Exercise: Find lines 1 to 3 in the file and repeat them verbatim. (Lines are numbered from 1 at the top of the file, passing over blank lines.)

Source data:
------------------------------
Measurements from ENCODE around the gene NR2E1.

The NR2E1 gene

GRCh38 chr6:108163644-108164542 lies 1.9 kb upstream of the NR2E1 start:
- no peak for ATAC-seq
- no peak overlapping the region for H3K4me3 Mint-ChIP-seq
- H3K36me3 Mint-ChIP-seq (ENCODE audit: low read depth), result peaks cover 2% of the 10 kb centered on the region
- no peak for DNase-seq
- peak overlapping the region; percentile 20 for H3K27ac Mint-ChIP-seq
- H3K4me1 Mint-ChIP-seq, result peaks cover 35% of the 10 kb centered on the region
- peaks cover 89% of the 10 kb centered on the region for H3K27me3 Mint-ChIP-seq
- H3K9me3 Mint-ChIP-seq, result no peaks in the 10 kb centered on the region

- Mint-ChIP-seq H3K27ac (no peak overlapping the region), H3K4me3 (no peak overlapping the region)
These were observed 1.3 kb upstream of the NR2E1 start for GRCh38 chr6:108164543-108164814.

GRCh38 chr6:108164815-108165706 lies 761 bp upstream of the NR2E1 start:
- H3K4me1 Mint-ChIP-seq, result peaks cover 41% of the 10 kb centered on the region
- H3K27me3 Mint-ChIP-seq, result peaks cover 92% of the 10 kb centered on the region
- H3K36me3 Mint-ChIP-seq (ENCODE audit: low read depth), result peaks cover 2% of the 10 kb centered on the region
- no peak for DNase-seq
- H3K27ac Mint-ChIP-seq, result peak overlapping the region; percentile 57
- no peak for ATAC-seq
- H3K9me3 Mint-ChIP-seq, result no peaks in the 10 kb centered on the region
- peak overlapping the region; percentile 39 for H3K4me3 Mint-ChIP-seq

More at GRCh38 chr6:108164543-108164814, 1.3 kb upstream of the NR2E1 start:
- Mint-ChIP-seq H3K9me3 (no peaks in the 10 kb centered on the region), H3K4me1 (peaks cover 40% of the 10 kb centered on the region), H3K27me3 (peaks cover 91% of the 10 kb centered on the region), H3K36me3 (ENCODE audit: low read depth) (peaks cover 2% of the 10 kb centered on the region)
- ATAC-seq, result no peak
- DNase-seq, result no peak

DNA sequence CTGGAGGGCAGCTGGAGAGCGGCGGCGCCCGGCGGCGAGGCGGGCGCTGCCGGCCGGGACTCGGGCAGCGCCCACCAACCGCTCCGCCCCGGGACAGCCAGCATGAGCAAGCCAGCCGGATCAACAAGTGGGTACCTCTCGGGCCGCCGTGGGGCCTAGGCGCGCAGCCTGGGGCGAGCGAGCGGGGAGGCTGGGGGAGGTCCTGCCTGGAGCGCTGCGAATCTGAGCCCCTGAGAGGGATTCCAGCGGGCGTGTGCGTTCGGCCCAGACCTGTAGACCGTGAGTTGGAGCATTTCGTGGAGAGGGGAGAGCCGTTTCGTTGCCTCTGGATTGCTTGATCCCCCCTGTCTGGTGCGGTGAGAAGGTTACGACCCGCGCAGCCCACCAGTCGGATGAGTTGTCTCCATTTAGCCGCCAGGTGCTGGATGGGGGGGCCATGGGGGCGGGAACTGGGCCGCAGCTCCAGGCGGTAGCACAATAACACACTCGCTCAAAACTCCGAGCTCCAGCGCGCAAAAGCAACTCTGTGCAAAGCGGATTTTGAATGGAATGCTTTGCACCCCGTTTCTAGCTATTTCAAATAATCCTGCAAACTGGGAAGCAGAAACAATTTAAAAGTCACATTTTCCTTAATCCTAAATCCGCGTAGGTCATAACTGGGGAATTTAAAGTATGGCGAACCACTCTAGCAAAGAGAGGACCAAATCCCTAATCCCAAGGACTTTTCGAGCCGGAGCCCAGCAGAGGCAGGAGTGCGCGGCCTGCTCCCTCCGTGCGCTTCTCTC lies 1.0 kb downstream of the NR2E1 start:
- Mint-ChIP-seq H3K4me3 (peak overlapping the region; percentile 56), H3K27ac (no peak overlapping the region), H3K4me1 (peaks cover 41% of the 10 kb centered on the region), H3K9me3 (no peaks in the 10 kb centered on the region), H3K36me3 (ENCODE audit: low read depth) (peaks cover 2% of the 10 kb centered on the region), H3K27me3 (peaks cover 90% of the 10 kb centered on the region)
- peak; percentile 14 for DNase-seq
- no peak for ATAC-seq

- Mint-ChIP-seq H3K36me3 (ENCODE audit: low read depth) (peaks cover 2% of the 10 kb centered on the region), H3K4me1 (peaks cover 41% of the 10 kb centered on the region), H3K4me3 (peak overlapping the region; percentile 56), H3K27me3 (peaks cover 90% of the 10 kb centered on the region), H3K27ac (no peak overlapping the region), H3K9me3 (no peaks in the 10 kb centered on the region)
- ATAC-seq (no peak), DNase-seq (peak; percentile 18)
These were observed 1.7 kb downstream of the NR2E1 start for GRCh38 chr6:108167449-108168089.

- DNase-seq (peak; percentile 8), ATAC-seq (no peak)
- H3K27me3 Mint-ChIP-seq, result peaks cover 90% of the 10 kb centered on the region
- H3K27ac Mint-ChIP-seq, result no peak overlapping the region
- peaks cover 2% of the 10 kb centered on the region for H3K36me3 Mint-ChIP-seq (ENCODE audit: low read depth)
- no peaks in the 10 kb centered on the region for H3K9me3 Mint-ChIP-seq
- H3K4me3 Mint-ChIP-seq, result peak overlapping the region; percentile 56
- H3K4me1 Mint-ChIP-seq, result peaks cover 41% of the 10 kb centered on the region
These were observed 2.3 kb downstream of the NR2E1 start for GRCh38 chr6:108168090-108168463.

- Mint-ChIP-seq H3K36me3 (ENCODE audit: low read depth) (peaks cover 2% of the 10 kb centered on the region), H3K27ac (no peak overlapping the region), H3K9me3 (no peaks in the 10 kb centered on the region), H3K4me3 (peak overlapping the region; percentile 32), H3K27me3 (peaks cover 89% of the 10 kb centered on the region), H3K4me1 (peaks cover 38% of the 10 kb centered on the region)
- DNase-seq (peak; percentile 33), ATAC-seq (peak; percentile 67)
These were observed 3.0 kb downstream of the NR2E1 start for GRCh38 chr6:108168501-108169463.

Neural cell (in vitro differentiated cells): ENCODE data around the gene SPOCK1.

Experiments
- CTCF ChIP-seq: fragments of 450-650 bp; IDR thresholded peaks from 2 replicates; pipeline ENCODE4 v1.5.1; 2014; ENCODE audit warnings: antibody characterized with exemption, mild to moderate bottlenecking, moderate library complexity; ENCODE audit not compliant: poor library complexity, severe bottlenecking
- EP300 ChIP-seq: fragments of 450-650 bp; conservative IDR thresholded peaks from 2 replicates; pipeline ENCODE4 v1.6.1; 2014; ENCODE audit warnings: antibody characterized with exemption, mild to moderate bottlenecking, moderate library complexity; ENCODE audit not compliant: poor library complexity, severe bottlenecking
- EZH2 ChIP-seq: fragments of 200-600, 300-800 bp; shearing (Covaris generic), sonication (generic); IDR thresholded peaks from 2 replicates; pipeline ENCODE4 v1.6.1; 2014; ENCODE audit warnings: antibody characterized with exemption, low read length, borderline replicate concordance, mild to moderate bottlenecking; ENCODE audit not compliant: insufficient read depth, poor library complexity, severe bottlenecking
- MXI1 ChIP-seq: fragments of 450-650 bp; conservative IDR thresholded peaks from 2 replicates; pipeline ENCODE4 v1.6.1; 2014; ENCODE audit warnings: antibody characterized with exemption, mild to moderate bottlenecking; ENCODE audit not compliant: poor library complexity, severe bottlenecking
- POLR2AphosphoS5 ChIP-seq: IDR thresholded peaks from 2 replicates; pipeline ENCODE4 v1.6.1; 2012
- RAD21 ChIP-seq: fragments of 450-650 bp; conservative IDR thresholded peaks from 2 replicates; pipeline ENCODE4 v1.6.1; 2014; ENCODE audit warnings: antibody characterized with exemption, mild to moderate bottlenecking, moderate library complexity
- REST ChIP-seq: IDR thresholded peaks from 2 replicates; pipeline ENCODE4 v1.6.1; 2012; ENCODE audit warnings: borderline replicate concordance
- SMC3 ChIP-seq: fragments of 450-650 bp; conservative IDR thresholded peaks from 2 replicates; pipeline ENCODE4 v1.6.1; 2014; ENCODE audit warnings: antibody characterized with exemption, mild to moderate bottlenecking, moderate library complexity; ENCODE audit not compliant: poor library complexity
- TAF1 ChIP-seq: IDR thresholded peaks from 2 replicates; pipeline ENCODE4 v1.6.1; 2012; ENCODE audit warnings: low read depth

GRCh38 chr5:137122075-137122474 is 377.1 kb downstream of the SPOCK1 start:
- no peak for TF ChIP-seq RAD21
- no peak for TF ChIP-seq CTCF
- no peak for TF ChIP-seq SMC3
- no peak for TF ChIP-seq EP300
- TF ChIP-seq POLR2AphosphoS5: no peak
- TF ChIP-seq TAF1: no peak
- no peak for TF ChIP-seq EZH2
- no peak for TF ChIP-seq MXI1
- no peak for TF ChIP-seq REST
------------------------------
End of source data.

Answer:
Measurements from ENCODE around the gene NR2E1.

The NR2E1 gene

GRCh38 chr6:108163644-108164542 lies 1.9 kb upstream of the NR2E1 start: